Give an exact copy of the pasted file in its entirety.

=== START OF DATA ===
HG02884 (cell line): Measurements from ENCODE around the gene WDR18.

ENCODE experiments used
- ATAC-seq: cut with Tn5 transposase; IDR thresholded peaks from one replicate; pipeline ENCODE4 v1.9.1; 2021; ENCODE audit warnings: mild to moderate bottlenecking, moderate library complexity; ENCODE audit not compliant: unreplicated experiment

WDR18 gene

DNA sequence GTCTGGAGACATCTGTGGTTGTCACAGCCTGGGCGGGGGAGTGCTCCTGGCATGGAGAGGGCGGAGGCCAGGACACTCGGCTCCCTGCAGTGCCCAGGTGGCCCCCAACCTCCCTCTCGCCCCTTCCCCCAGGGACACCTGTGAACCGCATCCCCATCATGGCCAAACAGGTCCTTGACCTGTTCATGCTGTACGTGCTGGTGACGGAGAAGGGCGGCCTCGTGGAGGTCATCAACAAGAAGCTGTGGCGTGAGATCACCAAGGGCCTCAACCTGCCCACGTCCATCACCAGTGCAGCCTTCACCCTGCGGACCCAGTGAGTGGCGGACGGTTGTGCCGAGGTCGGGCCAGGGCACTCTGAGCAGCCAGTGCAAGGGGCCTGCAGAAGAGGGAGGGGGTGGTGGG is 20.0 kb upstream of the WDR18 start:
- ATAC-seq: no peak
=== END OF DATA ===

HG02884 (cell line): Measurements from ENCODE around the gene WDR18.

ENCODE experiments used
- ATAC-seq: cut with Tn5 transposase; IDR thresholded peaks from one replicate; pipeline ENCODE4 v1.9.1; 2021; ENCODE audit warnings: mild to moderate bottlenecking, moderate library complexity; ENCODE audit not compliant: unreplicated experiment

WDR18 gene

DNA sequence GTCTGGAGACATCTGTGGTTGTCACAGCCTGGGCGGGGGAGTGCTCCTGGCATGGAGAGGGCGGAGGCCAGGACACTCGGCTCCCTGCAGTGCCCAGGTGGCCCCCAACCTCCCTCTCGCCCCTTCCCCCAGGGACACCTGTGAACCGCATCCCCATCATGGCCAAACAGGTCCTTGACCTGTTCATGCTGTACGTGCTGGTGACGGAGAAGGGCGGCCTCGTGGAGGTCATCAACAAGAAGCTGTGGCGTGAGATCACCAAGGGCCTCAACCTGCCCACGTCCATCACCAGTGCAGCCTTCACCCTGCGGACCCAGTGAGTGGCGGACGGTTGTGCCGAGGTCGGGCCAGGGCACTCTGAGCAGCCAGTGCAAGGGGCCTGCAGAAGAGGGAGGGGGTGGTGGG is 20.0 kb upstream of the WDR18 start:
- ATAC-seq: no peak